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TLR4 regulation: heads or tails?
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Research Themes Immunology

TLR4 regulation: heads or tails?

SBKB [doi:10.1038/sbkb.2011.41]
Featured Article - October 2011
Short description: The crystal structure of the TLR4 regulator RP105–MD-1 reveals a unique head-to-head conformation and provides a glimpse into the mechanism of TLR4 regulation.

The 2:2 sRP105–MD-1 complex (PDB entry 3RG1) with the individual monomers that comprise the complex labeled “a” and “b”. Reprinted from 1 .

An early and crucial step in the initiation of innate immunity is the recognition of conserved motifs on pathogens by pattern-recognition receptors, including Toll-like receptors (TLRs). To respond to the bacterial antigen lipopolysaccharide (LPS), TLR4 requires the adaptor protein MD-2. Like other TLRs, which dimerize upon ligand binding, LPS-activated TLR4–MD-2 forms a homodimer of two TLR4–MD-2 'blocks' that juxtaposes the two C-terminal Toll-IL-1R (TIR) domains in a 'tail-to-tail' conformation that is characteristic of signaling-competent TLRs. The TLR-like protein RP105 lacks a TIR domain but is phylogenetically similar to TLR4, and requires the adaptor protein MD-1. Although unlikely to signal directly, RP105 regulates other TLRs, including TLR4–MD-2.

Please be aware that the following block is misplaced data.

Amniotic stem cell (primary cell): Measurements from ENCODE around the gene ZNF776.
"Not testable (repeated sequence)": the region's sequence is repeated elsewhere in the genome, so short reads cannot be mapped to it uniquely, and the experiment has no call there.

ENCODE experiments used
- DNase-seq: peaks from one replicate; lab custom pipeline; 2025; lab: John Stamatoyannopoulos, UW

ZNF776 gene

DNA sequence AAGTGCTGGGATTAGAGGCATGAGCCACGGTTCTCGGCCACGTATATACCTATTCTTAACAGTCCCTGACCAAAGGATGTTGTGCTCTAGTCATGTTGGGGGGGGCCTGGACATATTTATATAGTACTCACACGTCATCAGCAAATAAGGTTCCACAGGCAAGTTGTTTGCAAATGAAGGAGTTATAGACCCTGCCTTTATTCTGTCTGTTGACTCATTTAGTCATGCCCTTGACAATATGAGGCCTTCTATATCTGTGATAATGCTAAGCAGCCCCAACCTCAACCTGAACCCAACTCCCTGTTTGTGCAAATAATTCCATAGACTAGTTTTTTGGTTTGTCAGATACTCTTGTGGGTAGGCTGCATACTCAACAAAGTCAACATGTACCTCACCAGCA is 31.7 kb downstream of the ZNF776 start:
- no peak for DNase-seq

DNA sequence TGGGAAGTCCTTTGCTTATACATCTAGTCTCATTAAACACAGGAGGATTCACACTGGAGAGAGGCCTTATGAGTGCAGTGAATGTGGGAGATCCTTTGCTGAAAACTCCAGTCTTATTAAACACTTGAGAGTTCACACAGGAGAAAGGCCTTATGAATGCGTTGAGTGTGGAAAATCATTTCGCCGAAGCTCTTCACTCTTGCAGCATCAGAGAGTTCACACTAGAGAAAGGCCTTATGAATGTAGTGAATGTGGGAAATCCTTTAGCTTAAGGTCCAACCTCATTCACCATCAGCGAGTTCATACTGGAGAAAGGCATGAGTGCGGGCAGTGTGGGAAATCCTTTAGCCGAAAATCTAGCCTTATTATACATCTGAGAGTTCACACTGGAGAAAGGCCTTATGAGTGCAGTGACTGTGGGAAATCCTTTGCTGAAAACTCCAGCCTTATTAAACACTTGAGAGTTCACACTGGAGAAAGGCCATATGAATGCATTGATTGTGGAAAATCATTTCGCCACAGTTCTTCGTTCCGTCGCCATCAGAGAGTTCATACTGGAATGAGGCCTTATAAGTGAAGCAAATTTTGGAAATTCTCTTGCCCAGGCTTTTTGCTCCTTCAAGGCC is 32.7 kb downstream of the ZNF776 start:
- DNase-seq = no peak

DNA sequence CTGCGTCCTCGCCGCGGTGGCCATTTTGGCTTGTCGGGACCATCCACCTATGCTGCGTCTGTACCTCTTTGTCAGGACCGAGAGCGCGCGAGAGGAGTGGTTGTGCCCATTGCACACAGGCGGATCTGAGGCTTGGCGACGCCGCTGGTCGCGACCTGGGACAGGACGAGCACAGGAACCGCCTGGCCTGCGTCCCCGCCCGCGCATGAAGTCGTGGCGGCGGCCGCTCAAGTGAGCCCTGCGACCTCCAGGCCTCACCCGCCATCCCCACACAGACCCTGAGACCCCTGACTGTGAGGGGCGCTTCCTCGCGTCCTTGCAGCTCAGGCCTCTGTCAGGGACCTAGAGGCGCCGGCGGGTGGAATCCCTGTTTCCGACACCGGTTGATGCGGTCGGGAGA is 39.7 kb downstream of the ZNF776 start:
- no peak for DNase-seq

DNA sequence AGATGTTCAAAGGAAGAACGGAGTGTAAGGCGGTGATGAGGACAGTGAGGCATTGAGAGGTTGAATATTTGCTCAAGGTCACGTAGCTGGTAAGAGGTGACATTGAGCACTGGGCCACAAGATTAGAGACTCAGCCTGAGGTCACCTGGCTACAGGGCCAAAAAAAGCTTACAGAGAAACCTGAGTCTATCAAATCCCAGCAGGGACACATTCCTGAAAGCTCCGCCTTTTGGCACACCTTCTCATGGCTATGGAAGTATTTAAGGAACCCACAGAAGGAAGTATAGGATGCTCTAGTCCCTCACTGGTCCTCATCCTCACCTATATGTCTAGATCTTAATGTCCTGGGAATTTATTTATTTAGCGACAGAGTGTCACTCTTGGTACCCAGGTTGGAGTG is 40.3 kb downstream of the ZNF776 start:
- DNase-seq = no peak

To delve into the mechanism by which RP105–MD-1 regulates TLR4, Wilson and colleagues have solved the crystal structure of the RP105–MD-1 homodimeric complex at 2.9-Å resolution. Owing to similarity between RP105–MD-1 and their respective counterparts, TLR4 and MD-2, it was generally assumed that the RP105–MD-1 complex would adopt a similar structure. Indeed, the primary RP105–MD-1 'block' was structurally similar to TLR4–MD-2, although a novel glycan-mediated interface was identified.

The conformation of the homodimer, however, was a unique 'head-to-head' conformation formed by two RP105–MD-1 units. The three homodimerization surfaces identified by the crystal structure and validated by mutagenesis implicated adjacent MD-1 regions in engaging opposite faces of the RP105 leucine-rich repeat domains, bringing together the two N-terminal RP105 'heads'. This is in stark contrast to the 'tail-to-tail' TLR4–MD-2 tetrameric complex, in which disparate regions of MD-2 interact with spatially distinct TLR4 surfaces.

This unusual structure, never previously reported in TLR signaling, has exciting mechanistic implications for TLR4 regulation. One scenario the authors propose is that, because distinct surfaces are involved in forming the RP105–MD-1 homodimer and the TLR4–MD-2 homodimer, the residues homologous to the TLR4–MD-2 homodimerization interface may engage the equivalent surface on free TLR4–MD-2 units. Such a heterologous interaction could both inhibit LPS binding to TLR4–MD-2 and block homodimerization of TLR4–MD-2. The unexpected findings of this study open up compelling new research avenues, such as defining the inhibitory mechanism and determining the role of LPS binding.

Erin Bekes


  1. S.I. Yoon et al. An unusual dimeric structure and assembly for TLR4 regulator RP105–MD-1.
    Nat. Struct. Mol. Biol. 18, 1028–1035 (2011). doi:10.1038/nsmb.2106

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